Neighborhoods with mixed-grass lawns or lawns established using resistant varieties are often less severely attacked. Wise turf managers take time to observe all the turf in an area and watch for the beginnings of billbug attack in a neighborhood. Although bluegrass billbugs rarely fly, they may rapidly spread through continuous lawns of a neighborhood.
Option 1: Cultural Control - Use Resistant Turf Varieties - Kentucky bluegrass varieties 'Touchdown,' 'Merion,' 'Nugget,' 'Adelphi,' 'Baron,' 'Cheri' and 'Newport' are often susceptible to billbug attack. The varieties 'Park,' 'Arista,' 'NuDwarf,' 'Delta,' 'Kenblue' and 'South Dakota Certified' are often resistant or tolerant to attack. Most perennial ryegrasses, especially those with endophytes are resistant to billbugs as are the fescues. Occasionally, non-endophyte protected ryegrasses and fescues are attacked when bluegrass lawns nearby are heavily infested. It is strongly recommended that if a lawn must be renovated after billbug damage, use bluegrass that has resistance or use a blend of turfgrasses containing resistant varieties or species.
Option 2: Biological Control - Fungal Diseases - Billbug adults and larvae seem susceptible to the entomophagous fungus, Beauveria. However, this fungus rarely attacks enough billbugs to have a significant affect on the population. No commercial preparations of Beauveria are currently available for use on billbugs.
Option 3: Biological Control - Parasitic Nematodes - The entomophagous nematodes, Steinernema carpocapsae, S. glaseri and several Heterorhabditis, have been used to infect billbug larvae in the laboratory and in small field trials. These nematodes show promise for the future but additional studies are needed to find the environmental conditions needed for consistent results.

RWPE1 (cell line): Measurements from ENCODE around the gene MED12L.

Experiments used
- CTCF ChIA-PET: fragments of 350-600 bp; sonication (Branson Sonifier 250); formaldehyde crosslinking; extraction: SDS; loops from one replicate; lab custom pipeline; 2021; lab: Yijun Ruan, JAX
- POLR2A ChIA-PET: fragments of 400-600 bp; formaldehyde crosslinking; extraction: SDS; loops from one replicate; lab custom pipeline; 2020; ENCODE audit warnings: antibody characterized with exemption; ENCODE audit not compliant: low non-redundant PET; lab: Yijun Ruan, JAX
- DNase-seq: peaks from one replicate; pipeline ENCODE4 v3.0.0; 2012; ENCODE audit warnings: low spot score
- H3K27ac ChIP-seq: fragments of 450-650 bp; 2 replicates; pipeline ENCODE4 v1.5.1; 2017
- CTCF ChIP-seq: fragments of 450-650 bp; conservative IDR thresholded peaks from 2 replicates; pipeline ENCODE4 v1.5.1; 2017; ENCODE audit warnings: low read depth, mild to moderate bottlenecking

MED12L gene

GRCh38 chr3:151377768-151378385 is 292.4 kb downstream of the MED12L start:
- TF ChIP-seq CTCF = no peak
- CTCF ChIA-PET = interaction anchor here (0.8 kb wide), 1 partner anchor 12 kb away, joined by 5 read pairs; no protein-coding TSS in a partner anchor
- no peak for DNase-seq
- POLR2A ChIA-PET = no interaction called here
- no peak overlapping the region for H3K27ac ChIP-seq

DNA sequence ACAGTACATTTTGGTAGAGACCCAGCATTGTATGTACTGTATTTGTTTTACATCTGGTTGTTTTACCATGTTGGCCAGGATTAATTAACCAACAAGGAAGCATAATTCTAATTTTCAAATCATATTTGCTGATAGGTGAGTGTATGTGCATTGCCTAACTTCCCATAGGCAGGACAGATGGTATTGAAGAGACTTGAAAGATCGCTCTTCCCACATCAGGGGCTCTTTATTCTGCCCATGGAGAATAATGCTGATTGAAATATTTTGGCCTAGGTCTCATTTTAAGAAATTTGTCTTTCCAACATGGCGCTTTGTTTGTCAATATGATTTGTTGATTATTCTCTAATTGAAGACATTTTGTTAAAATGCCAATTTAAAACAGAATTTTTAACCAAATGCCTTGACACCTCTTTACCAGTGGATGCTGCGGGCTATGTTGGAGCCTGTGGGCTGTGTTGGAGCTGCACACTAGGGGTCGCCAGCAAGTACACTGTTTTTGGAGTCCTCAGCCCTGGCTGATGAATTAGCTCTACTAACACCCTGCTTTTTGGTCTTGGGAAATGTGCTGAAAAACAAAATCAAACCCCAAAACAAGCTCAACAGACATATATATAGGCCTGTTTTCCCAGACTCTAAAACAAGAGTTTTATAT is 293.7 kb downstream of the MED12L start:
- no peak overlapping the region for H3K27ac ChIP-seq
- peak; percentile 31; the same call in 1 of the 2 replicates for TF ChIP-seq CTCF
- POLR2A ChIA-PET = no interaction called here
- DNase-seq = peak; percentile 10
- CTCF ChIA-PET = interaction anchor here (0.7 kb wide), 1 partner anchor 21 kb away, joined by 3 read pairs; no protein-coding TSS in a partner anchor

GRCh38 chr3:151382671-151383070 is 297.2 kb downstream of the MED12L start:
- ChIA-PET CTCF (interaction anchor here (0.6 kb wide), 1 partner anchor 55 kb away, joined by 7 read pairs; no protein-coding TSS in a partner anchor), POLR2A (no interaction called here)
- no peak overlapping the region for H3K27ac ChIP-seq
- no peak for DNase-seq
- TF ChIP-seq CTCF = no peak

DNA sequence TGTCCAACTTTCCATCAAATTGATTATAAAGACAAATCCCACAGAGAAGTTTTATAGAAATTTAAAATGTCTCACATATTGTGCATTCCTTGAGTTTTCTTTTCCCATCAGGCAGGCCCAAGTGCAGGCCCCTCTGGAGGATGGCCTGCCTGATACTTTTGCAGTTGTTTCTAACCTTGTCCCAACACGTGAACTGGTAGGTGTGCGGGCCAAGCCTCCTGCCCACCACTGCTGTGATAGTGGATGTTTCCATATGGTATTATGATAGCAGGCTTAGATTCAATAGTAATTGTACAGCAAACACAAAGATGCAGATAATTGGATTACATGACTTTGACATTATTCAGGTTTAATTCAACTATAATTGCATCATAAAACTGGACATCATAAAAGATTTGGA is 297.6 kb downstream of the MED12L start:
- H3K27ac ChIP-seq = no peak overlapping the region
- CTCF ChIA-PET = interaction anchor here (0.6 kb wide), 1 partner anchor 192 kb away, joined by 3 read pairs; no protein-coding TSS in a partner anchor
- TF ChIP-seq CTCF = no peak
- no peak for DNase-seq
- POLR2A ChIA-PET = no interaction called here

Option 4: Chemical Control - Spring Adults - This is the most commonly used strategy. Contact or stomach poisons are applied when adults come out of hibernation and are migrating in search of oviposition sites. Studies in Ohio show that adults may begin to migrate in late-April. Recent research shows that adults become active when the soil surface temperature approaches 65 to 68 degrees F.
NOTE:Disclaimer - This publication contains pesticide recommendations that are subject to change at any time. These recommendations are provided only as a guide. It is always the pesticide applicator's responsibility, by law, to read and follow all current label directions for the specific pesticide being used. Due to constantly changing labels and product registration, some of the recommendations given in this writing may no longer be legal by the time you read them. If any information in these recommendations disagrees with the label, the recommendation must be disregarded. No endorsement is intended for products mentioned, nor is criticism meant for products not mentioned. The author and the Ohio Cooperative Extension Service assume no liability resulting from the use of these recommendations.